KC rapper Mac Lethal transforms his Tumblr texts into a novel

09/12/2013 3:32 PM

09/12/2013 3:32 PM

After creating the Tumblr Texts From Bennett in November 2011, Kansas City rapper Mac Lethal (real name: David McCleary “Mac” Sheldon) and his gangsta wannabe cousin Bennett — and the texts they exchange — became an Internet sensation. The meme blew up as quickly as it seemed to fade, as Internet memes are wont to do.

Lethal posted screenshots of text messages he received from Bennett, his cousin who is a “white boy that thinks he’s a Crip, is currently unemployed, has a girlfriend named Mercedes, and is one of the most unintentionally funny and brilliant souls on the planet,” as explained on the Texts From Bennett Tumblr page.

Bennett’s texts feature misspellings and swearing, ranging in topics from hooking up with women to selling weed to making fun of Lethal for buying Jamba Juice (“jamba juice!” Bennett texts scathingly, “i bet when you were born da doctor said ‘it’s kind of a boy!’”) The texts range from hilarious to jaw-dropping to unbelievable. Followers accused the Tumblr page of masquerading as truth, which prompted Lethal to create multiple posts asserting its authenticity as it gained popularity.

These possibly real text messages provide the starting point for Lethal’s new book, “Texts From Bennett.” Like the Tumblr page, its story straddles the gray area of memoir and fiction. Lethal’s book, however, is labeled a novel, adding more shadow to the gray area of the content’s supposed reality.

The novel tells the story of how Bennett, his mother and her boyfriend come to live with Lethal during one summer after losing their home to foreclosure. Lethal, the fiction’s narrator, is a fairly successful rapper in his own right. He raps about “day-to-day things people of all races go through.” He lives with his fiancée, Harper, in a home in an undisclosed neighborhood of Kansas City. Harper, a snotty WASP from Vermont, does not appreciate having the newcomers in her life, and, as expected, chaos ensues.

Bennett’s shenanigans range from stealing Harper’s Adderall, to offending Lethal’s African-American neighbors with his gangsta speak, to stealing neighbors’ cats for reward money, to unleashing the wrath of his crazy girlfriend Mercedes on unsuspecting Harper. Intermixed with anecdotes of Bennett’s behavior are texts he exchanges with his cousin that build the core of the book, both in humor and in likability.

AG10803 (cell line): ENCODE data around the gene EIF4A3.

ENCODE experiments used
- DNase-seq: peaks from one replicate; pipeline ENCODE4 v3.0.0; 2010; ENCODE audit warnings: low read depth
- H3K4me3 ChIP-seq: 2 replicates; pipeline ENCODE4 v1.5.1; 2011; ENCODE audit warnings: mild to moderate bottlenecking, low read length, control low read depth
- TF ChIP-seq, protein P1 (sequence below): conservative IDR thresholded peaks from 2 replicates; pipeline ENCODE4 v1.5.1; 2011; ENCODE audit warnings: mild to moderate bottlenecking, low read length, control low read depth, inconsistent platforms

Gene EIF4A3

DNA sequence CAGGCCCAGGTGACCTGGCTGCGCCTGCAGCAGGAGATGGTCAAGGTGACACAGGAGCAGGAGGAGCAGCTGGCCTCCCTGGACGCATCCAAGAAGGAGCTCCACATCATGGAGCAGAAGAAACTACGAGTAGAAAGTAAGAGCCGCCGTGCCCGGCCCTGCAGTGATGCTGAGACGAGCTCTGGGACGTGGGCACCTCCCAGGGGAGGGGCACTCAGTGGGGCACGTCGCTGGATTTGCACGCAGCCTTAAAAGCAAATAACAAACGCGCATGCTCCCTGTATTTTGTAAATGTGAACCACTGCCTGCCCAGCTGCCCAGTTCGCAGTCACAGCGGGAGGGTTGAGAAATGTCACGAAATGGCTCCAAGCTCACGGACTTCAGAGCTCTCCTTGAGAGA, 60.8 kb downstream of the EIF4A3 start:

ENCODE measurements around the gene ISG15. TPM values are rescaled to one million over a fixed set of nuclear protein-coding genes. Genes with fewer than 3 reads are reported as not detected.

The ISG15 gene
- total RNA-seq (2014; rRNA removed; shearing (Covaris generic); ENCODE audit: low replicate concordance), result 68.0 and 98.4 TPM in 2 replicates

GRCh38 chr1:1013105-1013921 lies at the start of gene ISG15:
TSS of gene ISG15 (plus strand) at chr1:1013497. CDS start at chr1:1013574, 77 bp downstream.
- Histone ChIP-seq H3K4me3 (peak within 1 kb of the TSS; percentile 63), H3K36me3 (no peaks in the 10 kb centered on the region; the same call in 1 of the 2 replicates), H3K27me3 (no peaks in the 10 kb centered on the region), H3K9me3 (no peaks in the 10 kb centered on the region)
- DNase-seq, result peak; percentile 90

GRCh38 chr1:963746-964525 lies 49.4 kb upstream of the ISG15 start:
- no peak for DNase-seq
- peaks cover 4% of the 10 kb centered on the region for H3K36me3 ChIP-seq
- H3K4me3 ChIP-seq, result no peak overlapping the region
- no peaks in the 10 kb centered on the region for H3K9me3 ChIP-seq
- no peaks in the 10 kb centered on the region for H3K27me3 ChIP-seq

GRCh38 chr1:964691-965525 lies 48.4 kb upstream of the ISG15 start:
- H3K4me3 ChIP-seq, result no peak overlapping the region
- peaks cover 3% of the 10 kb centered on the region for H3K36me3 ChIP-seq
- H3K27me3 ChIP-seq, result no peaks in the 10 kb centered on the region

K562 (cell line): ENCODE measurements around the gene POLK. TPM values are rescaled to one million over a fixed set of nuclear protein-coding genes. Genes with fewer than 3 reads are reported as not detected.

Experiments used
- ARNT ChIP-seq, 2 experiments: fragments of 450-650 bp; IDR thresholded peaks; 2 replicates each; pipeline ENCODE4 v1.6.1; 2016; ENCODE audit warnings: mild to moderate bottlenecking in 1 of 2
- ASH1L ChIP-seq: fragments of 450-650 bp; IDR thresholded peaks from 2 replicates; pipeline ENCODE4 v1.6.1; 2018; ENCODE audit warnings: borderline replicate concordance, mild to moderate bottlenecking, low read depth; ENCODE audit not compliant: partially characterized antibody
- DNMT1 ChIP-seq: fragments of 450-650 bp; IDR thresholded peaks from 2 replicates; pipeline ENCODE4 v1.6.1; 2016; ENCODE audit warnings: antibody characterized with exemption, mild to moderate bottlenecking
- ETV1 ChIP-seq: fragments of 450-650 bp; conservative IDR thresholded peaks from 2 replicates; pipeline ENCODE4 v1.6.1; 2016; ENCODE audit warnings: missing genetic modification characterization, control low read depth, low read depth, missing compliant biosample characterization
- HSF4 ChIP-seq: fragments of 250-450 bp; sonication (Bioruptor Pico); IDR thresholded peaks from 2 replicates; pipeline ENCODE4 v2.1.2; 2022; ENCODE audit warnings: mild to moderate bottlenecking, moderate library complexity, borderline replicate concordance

“(Women) thnk ur a vary good lissener. U make dem hot choclat and talk abut Team edwrd,” Bennett accuses his cousin in one of his usual garbled texts after Lethal complains about his failures with women. Other text messages describe Bennett’s favorite stuffed animal (named Hustla Da Rabbit) and his throwing an old tomato at a boss.

Bennett is crass and offensive, yet Lethal renders him not just as a cartoon character but a sympathetic being who wants to help his cousin. Bennett outs Harper after she cheats on Lethal with turtleneck-wearing, vegan Chad, saving Lethal from continuing the farce of a relationship. Bennett then tutors Lethal on how to pick up ladies with his “Commandmints of Gittin’ B****z,” a rather harmless list that includes treating women as friends (despite the name) and being kind to haters. The “commandmints” prove fruitful, as Lethal meets his future wife by the end of the book.

In direct contrast to Bennett’s gangsta speak and lack of education, Lethal writes his narrative of this memorable summer in prose that feels heavy and clunky. Exotic word choices punctuate the writing, ringing off-key notes. In one section, Lethal describes Bennett’s girlfriend Mercedes as having “nomadic” hair, “exposing the retinas” of her angry gaze. He ends this heavy description of Mercedes’ anger with one of the oddest notes in the entire symphony of the novel, writing that her eyes “transformed colors like the four-hundred-year-old anticyclonic storm on the surface of Jupiter.”

This extra effort to show Lethal as educated and enlightened accomplishes the opposite: the character of Lethal seems self-aggrandizing without much to temper the feeling. Ironically, Bennett remains the most fully realized — or enlightened — character within the story, ranging from ridiculous to thoughtful to absurdly selfish. Lethal is just pompous, despite admitting that Bennett has more within him than the ability to write ridiculous text messages.

By the end of the novel, Lethal wraps up this farcical story by shaping Bennett into someone who can teach Lethal a few things about life, surprising Lethal since he assumed he was the one teaching Bennett. The blatant attempt at irony within the conclusion — an ending seen in the distance the moment the story began — feels as clunky as the odd language choices. Ultimately, Lethal’s novel works best when it’s outrageously humorous; its attempts at introspection only produce a mangled reflection in the mirror.

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